Now the company, which has raised $700 million in 2020, is preparing to move into new markets and product lines. On Tuesday, it will announce plans to double its research and development team in the next 12 months, adding about 150 new scientists and engineers. That includes 10 new “Impossible Investigator” roles, designed to lure top scientists by allowing them to propose their own research programs.
During a press conference, the company will also unveil a prototype of a product under development: a plant-based milk alternative. Impossible says that soy is one of the key ingredients, and that it blends, foams and heats like the real thing. They’re not yet discussing when it may reach store shelves.
Impossible, founded in 2011 by Stanford biochemistry professor Pat Brown and based in Redwood City, California, developed a convincing ground-beef alternative primarily by genetically engineering and fermenting certain types of yeast to crank out heme. The company says this iron-containing compound is largely responsible for the color and taste of ground beef.
Tens of thousands of restaurants now serve Impossible burgers, including Burger King.
In an interview with MIT Technology Review, Brown laid out an audacious end goal: supplanting enough of the key animal products to put the industry out of business and completely wipe out those emissions. Among other things, the company is now working to develop convincing alternatives to chicken breasts and steaks, he says.
This interview has been edited for length and clarity.
Q: Why are you expanding your R&D team?
Our mission is to completely replace the world’s most destructive technology by far, which is the use of animals, by 2035. We will succeed or fail based on whether we build a complete technology platform that creates all the foods we get today from animals, but makes them more delicious, more nutritious, affordable, sustainable, and so forth.
What are the key research questions that you’re now trying to solve?
We’re building a technology platform for turning plants, ingredients from plants, into something that appears completely different from the plant, and to a consumer is meat.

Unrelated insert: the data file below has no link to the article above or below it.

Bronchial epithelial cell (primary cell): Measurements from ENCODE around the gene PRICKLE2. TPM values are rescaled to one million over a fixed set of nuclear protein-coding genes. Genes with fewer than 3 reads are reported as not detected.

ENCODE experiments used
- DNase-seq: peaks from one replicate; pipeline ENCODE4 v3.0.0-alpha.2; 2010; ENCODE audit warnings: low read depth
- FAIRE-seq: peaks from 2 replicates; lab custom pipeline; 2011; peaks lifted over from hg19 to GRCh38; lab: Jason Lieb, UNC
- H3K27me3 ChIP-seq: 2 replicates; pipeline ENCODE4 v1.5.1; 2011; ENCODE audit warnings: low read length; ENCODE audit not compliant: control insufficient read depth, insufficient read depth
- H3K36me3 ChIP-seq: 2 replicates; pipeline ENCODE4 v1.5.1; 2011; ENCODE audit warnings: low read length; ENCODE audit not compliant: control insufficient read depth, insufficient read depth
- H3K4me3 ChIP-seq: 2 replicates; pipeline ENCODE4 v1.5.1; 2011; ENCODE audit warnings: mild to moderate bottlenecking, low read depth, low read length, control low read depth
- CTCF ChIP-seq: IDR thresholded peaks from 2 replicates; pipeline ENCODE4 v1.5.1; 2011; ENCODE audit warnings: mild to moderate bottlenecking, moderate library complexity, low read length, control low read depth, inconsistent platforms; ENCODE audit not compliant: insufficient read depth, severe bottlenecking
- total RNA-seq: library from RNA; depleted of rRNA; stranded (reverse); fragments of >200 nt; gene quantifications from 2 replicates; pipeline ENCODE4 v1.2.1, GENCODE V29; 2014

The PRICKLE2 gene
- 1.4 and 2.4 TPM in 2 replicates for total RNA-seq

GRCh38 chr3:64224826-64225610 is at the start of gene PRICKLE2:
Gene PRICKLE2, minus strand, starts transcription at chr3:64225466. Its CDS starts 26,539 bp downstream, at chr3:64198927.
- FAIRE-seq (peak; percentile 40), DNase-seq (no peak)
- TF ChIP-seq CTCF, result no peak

What matters here is both the biochemical system, which is responsible for the dynamic flavor and aroma behavior and so forth, and also materials that have very precise properties that are somewhat exotic from a materials science standpoint.
This isn’t just about taking a bunch of standard crap, mixing it in mixing bowl, and making Cheetos out of it, or whatever. This is a much harder problem. Because for us to succeed, it’s not just that we need to throw things together in the form factor of a burger patty. We have to make something that to consumers is meat, and is more delicious, nutritious, and affordable than anything that the current technology, a cow or whatever, can produce.
What’s the next grand challenge? Are you going from ground meat to chunks and slabs, like steak or chicken breasts? Are you talking about going into milk and cheese? Are you talking about going into poultry and lamb?
We’re working on all of those things.
If we were to take a section of muscle tissue from a cow, or a pig, or a chicken, or a halibut, or even a fruit fly, and look at it under an electron microscope, they look extremely similar. So in a sense, if you solve it for one kind of meat, you’ve 95% solved it for every kind of meat.
We made a very strategic choice to launch with raw ground beef, because beef is the most destructive sector of the animal ag industry by a huge margin. In the US, ground beef is the single largest-selling, so to speak, cut or category of meat. So if you want to disrupt that industry, which is our goal, that’s the obvious product to launch with.
What are some of the scientific challenges your research group would have to solve to go from ground beef to something that approximates, in a consumer mind, a slab of chicken or steak?
If you look at a steak, you realize it’s got several distinct components. It’s got adipose tissue, it’s got loose connective tissue, it’s got hard connective tissue, it’s got the muscle tissue itself.